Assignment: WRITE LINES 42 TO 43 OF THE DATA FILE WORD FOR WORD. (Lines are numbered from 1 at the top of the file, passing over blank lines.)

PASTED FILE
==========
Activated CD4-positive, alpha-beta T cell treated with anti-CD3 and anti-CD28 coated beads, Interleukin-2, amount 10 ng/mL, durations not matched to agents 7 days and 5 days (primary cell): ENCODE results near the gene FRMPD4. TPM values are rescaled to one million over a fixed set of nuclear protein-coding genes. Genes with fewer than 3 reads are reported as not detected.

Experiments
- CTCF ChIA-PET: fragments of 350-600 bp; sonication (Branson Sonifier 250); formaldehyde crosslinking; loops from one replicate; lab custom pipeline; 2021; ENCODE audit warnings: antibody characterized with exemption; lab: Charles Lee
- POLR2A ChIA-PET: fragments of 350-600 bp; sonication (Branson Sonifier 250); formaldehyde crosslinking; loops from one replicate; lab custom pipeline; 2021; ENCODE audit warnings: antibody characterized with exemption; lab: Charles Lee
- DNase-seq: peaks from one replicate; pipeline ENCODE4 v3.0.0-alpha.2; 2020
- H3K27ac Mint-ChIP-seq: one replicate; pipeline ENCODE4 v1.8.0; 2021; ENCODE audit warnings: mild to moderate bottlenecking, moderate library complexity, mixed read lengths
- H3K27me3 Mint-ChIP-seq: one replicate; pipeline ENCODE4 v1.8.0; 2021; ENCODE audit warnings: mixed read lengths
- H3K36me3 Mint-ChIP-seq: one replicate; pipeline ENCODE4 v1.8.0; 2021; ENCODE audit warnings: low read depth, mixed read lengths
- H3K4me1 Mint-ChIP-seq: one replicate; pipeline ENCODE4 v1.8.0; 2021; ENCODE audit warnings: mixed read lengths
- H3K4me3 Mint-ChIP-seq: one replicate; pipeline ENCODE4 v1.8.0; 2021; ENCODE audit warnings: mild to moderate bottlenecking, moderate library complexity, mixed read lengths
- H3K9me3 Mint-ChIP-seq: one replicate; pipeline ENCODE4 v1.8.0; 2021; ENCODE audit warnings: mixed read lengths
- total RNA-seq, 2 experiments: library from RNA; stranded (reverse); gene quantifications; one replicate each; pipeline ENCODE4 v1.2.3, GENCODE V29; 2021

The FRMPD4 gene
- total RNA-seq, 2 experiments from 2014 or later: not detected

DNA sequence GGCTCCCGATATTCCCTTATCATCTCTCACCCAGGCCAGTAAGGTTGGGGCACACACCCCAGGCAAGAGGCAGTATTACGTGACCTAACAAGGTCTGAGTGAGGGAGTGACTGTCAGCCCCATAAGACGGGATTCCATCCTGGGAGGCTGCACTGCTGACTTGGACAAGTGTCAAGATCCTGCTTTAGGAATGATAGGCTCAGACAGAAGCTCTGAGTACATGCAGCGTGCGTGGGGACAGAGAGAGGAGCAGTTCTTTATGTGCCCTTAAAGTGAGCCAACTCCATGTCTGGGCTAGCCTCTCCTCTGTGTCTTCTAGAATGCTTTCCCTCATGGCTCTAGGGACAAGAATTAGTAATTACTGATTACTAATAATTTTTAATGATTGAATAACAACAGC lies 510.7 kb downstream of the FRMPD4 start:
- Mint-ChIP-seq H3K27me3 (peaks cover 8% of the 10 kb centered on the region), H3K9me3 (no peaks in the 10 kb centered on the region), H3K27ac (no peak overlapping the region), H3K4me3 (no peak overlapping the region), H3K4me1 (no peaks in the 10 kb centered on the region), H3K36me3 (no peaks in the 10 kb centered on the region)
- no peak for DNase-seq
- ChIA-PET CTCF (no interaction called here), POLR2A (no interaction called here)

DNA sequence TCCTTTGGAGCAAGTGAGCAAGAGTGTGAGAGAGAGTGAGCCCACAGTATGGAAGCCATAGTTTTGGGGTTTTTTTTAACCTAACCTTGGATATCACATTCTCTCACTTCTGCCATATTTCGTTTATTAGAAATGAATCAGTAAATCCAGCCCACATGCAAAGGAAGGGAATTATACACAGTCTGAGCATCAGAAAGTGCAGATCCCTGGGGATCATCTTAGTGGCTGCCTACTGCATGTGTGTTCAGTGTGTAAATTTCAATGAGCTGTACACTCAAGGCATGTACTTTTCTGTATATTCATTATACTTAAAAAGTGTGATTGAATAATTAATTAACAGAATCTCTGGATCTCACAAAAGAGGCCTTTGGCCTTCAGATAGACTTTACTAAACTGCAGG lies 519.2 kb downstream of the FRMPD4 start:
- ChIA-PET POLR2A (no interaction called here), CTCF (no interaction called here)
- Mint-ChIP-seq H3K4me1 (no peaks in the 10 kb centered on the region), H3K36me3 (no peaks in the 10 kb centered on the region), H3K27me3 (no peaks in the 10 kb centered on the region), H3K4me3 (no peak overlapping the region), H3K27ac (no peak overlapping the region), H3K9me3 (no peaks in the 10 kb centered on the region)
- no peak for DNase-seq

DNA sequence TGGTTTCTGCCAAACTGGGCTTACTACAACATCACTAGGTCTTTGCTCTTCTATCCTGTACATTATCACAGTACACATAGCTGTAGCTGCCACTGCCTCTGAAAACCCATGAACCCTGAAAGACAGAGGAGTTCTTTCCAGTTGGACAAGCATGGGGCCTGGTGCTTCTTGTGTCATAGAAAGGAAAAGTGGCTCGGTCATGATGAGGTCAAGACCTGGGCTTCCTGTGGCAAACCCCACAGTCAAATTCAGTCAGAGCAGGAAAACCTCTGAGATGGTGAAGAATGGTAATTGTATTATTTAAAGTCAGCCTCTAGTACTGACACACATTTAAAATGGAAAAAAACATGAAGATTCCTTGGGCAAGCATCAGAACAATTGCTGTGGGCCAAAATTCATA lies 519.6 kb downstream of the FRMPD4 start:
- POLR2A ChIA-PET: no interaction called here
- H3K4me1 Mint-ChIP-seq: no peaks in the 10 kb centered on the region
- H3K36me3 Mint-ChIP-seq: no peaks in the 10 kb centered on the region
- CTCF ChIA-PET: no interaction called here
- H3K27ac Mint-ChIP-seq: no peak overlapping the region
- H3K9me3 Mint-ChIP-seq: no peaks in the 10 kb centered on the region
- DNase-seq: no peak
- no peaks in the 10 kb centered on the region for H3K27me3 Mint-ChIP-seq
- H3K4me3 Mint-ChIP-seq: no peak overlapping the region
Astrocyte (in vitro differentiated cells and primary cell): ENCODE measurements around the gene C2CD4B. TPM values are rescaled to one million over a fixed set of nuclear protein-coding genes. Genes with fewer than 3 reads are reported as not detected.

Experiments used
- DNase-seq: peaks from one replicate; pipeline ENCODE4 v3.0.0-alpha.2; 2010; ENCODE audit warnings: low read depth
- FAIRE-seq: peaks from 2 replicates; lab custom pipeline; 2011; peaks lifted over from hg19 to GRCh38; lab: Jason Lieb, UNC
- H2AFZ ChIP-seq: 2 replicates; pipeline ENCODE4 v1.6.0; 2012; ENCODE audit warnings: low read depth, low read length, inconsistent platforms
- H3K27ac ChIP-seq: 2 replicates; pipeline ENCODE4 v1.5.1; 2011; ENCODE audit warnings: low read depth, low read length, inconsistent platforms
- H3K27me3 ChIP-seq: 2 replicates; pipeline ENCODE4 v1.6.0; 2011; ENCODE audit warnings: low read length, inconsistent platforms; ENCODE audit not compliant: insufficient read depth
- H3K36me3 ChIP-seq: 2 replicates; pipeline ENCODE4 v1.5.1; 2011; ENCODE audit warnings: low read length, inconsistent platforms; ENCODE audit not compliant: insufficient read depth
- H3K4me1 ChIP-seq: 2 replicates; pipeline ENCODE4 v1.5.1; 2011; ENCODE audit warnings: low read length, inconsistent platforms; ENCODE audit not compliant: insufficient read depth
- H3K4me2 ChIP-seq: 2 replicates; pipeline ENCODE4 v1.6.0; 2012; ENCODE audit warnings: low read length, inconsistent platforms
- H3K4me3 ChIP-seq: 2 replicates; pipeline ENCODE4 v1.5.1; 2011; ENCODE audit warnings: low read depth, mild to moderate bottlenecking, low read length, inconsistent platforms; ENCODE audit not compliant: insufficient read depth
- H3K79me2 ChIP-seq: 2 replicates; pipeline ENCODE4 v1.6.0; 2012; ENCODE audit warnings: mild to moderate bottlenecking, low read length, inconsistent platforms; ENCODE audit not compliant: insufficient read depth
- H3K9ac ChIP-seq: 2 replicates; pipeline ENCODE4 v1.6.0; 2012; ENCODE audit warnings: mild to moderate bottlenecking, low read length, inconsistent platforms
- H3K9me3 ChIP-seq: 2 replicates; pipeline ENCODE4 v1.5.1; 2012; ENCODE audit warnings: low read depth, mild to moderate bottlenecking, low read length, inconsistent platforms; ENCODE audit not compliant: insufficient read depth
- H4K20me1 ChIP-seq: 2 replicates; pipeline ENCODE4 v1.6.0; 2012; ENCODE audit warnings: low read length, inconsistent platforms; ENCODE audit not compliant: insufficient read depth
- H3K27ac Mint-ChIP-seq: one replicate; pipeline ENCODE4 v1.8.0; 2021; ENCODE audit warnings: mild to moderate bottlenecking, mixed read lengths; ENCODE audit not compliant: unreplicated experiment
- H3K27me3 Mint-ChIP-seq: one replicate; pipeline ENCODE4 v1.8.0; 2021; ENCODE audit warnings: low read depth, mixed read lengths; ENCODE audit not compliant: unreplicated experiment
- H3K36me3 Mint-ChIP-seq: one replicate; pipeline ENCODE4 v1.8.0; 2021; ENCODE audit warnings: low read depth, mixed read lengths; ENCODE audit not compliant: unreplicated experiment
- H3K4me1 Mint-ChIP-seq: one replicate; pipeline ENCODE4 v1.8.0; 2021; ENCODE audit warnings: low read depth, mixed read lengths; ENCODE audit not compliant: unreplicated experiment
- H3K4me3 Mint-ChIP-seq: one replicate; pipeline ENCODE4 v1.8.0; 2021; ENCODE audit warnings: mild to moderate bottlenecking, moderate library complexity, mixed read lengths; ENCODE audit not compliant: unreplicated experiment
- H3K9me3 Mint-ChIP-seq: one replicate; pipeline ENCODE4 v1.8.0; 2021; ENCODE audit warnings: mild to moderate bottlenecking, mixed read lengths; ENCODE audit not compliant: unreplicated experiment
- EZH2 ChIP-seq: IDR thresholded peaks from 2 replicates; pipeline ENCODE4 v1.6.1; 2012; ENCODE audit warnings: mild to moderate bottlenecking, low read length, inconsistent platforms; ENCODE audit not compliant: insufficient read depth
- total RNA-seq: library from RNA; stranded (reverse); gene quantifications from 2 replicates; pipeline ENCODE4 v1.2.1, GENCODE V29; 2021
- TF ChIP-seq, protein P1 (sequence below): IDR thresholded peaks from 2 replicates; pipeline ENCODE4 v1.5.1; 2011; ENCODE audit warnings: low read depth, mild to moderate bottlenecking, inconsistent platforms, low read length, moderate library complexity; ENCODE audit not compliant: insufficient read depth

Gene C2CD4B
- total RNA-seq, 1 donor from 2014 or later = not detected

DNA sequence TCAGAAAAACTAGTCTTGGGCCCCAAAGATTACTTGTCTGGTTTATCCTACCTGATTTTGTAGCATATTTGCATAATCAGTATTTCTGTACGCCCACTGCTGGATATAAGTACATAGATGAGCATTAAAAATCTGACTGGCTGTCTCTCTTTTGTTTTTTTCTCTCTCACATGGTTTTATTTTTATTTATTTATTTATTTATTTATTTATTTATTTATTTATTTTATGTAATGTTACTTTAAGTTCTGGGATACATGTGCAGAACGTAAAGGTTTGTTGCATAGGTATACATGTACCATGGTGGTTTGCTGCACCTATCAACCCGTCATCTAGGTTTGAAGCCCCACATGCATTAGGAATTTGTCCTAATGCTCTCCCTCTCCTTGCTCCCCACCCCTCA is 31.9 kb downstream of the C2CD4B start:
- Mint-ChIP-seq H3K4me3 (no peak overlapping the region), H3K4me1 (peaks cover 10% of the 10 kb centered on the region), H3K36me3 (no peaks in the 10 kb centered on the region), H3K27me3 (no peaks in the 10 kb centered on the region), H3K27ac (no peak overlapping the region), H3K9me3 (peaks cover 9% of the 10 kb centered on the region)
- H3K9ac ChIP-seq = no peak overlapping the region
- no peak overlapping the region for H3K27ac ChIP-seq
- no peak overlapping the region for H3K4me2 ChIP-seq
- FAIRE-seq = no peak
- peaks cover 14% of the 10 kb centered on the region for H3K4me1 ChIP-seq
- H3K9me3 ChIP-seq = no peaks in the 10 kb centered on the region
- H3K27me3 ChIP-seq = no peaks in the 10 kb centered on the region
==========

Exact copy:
- H3K4me2 ChIP-seq: 2 replicates; pipeline ENCODE4 v1.6.0; 2012; ENCODE audit warnings: low read length, inconsistent platforms
- H3K4me3 ChIP-seq: 2 replicates; pipeline ENCODE4 v1.5.1; 2011; ENCODE audit warnings: low read depth, mild to moderate bottlenecking, low read length, inconsistent platforms; ENCODE audit not compliant: insufficient read depth